The Eco Echo Newsletter

Plastic Bags

Plastic bags begin as crude oil, natural gas, or petrochemical derivatives that are transformed into resins. The resin is heated and extruded, flattened, sealed, punched, and printed on. The environmental cost of plastic bags is huge. The plastic bags that have inundated our planet are derived from a non-renewable resource; they never break down completely; they strangle wildlife; and they clog single stream recycling machinery.

According to the EPA, only 1% of plastic bags were recycled in 2000 and so progress was made when in 2006 an almost 500% growth in industry capacity led to a 5% rate. When one ton of plastic bags is reused as something else other than plastic bags or recycled, the energy equivalent of 11 barrels of oil is saved although most bags are produced from natural gas derived stock.

• Reusing a bag meant for just one use has a big impact. A sturdy, reusable bag needs only be used 11 times to have a lower environmental impact than using 11 disposable plastic bags.

• In New York City alone, one less grocery bag per person per year would reduce waste by 109 tons and save $11,000 in disposal costs.

• Plastic bags carry 80 percent of the nation’s groceries, up from 5 percent in 1982.

• When one ton of plastic bags is reused or recycled, the energy equivalent of 11 barrels of oil is saved.

Some 4 to 5 trillion plastic bags—including large trash bags, thick shopping bags, and thin grocery bags—were produced globally in 2002, according to the Worldwatch Institute’s State of the World 2004 report. Roughly 80 percent of those bags were used in North America and Western Europe. Every year, Americans reportedly throw away 100 billion plastic grocery bags, which can clog drains, crowd landfills, and leave an unsightly blot on the landscape.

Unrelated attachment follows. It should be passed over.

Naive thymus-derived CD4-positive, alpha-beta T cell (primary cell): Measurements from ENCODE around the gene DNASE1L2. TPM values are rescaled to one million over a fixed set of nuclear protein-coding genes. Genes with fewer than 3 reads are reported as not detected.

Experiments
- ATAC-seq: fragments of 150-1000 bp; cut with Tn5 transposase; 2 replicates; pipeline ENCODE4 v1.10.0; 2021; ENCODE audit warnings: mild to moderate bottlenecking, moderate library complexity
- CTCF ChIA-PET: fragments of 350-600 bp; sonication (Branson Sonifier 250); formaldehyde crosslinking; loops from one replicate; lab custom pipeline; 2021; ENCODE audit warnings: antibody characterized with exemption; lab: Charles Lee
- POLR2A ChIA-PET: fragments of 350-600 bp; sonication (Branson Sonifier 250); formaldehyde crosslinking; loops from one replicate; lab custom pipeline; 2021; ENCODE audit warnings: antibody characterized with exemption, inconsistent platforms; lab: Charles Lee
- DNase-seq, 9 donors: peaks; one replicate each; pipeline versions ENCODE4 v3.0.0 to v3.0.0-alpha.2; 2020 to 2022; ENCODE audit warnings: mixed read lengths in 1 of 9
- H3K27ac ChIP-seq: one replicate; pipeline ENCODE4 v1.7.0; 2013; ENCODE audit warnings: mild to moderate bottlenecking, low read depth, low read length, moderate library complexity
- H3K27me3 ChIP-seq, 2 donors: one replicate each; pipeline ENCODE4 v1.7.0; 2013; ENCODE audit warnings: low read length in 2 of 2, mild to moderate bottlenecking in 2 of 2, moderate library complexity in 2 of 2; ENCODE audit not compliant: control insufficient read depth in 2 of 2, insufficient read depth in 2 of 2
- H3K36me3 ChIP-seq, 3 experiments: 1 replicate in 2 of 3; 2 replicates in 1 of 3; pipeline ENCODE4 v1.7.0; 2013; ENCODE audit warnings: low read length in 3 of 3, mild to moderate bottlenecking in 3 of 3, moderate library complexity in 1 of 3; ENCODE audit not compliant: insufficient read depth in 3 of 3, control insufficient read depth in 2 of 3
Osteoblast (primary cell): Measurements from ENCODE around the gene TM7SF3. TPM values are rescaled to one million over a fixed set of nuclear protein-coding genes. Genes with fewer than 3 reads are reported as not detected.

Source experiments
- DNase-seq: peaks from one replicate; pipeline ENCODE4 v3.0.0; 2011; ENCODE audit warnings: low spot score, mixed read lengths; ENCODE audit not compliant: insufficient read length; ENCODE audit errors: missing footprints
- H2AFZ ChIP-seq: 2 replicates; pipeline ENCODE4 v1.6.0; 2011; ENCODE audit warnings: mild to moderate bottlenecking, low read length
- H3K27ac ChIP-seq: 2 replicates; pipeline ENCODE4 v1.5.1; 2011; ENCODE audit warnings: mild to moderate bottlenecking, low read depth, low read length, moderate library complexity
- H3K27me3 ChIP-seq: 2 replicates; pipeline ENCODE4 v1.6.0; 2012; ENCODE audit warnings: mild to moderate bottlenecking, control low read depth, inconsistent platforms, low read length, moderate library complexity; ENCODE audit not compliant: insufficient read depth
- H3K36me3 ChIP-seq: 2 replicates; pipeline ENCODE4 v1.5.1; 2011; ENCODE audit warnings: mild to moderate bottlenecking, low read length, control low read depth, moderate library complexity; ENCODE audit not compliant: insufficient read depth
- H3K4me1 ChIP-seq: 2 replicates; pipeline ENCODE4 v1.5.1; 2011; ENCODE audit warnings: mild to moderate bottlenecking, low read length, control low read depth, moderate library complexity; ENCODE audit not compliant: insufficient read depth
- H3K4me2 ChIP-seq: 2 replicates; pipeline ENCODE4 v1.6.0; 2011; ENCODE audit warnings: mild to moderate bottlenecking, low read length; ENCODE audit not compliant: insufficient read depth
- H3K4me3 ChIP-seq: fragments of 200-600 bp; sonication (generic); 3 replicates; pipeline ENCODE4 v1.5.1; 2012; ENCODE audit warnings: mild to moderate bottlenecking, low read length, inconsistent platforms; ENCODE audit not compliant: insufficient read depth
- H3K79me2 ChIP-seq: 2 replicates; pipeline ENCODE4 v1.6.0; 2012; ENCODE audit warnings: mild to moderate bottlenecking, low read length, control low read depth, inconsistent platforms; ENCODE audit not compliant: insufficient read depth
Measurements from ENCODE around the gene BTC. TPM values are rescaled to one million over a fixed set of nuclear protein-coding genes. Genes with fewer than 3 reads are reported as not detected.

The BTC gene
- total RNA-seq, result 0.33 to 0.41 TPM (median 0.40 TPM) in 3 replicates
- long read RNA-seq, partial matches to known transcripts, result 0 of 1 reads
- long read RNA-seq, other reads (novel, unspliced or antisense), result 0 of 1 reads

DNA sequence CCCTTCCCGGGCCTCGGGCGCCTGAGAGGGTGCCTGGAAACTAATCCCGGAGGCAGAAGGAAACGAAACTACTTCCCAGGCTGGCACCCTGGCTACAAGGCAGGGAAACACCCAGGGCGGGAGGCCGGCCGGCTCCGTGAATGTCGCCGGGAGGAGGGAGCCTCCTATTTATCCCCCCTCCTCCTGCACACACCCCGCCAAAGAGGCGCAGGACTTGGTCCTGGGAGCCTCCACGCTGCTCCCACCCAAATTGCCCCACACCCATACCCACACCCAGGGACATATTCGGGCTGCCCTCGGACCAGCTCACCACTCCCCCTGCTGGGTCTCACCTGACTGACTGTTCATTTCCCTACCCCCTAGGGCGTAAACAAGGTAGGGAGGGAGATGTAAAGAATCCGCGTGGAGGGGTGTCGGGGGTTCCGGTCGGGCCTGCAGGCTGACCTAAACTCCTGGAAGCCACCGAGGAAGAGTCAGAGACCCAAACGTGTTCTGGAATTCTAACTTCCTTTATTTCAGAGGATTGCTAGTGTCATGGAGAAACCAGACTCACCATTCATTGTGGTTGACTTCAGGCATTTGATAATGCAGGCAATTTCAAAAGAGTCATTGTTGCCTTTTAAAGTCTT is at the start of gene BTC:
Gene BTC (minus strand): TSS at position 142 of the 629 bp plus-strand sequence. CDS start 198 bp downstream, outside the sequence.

Perhaps less widely known is the destructive impact that plastic bags have on oceans and marine life. Tossed into waterways or washed down storm drains, the bags are the major source of human-related debris on the seabed, particularly near coastlines, according to the 2007 Worldwatch report Oceans in Peril: Protecting Marine Biodiversity. At least 267 different species are known to have suffered from entanglement or ingestion of marine debris, and plastics and other synthetic materials cause the most problems for marine animals and birds.

Every year, tens of thousands of whales, birds, seals, and turtles die from contact with ocean-borne plastic bags. The animals may mistake the bags for food, such as jellyfish, or simply become entangled. Plastic bags can take up to 1,000 years to break down, so even when an animal dies and decays after ingesting a bag, the plastic re-enters the environment, posing a continuing threat to wildlife. While most plastic bags eventually break down into tiny particles, smaller sea creatures may still eat the sand-sized fragments and concentrate toxic chemicals in their bodies.

Please…save a life, save a planet: choose reusable cloth grocery bags. It really IS easy to be “green”!

 

 

 

 

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